To call it "support" isn't entirely accurate, though, as Rollins himself admits. "When I'm playing trio, everybody has to know what they're doing," he added. "Everybody's out front. Even if they're supporting me."
A Night at the Village Vanguard was released in two volumes, but in 1999 Blue Note released a "complete" edition on CD. That version, now available on an array of streaming services, is a trove of insights, shedding light on the original LP. Among other things, you can hear a version of "A Night in Tunisia" played by the evening trio, at a less urgent tempo; it's wonderful, but you can see why Blue Note's Alfred Lion decided to interpolate the matinee take.
You can also hear Rollins' banter between songs, casual and welcoming, but with a faint ironic air. At one point, introducing "Old Devil Moon," he identifies it as a song from the Broadway musical Finian's Rainbow, but then wonders aloud: Was it actually from Kiss Me, Kate? The consensus in the room — Finian's Rainbow — is correct, but Rollins still isn't sure. He proceeds in a deadpan: "So we'll now give you 'That Old Devil Moon' from the hit show Lil Abner." The scattered laughter that follows is the first sound you hear, fading up, on the original LP.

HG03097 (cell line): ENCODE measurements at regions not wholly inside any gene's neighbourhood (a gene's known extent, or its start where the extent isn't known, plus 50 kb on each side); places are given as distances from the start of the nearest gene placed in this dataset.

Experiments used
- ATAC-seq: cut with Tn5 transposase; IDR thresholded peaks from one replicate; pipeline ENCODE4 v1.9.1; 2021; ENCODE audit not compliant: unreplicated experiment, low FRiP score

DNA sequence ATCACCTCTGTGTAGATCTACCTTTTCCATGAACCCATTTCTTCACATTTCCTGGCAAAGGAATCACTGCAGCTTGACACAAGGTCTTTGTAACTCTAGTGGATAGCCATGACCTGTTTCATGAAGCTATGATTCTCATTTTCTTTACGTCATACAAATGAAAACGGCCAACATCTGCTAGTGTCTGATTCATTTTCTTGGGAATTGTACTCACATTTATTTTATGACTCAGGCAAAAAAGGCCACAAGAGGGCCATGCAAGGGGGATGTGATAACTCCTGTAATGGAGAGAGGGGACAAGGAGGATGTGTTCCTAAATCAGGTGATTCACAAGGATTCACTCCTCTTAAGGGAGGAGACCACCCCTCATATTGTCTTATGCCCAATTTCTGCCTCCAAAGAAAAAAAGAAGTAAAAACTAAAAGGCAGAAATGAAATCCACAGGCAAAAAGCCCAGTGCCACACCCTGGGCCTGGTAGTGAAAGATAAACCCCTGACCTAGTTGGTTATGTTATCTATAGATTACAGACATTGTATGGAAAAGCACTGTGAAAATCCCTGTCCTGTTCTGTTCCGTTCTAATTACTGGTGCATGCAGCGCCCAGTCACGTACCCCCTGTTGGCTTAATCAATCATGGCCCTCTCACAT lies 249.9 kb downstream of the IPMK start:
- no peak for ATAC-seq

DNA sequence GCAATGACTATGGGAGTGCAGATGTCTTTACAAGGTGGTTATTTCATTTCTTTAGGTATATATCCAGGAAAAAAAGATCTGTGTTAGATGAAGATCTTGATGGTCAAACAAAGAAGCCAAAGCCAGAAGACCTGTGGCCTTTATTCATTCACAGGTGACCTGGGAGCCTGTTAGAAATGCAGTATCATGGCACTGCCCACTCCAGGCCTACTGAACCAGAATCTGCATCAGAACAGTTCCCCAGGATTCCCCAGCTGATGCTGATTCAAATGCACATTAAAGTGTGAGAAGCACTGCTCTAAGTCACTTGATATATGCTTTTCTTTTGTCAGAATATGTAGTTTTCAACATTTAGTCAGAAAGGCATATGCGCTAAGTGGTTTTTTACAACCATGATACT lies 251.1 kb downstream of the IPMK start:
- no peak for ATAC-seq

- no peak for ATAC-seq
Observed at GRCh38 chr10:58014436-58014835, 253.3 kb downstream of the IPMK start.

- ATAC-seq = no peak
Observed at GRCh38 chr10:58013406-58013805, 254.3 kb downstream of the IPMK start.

When I brought up "Old Devil Moon," Rollins said it was one of his favorites. "I believe that song was from Kiss Me, Kate," he added. "But I don't know about that."
He loves the song, composed by Burton Lane, specifically for its harmonic architecture, and what it enables an improviser to do. "The form was perfect for me," he said. "I could say what I wanted to say in the declarative way that I was playing. The melody just fit right into that. That song, it gave me just the right structure for me to say what I was saying."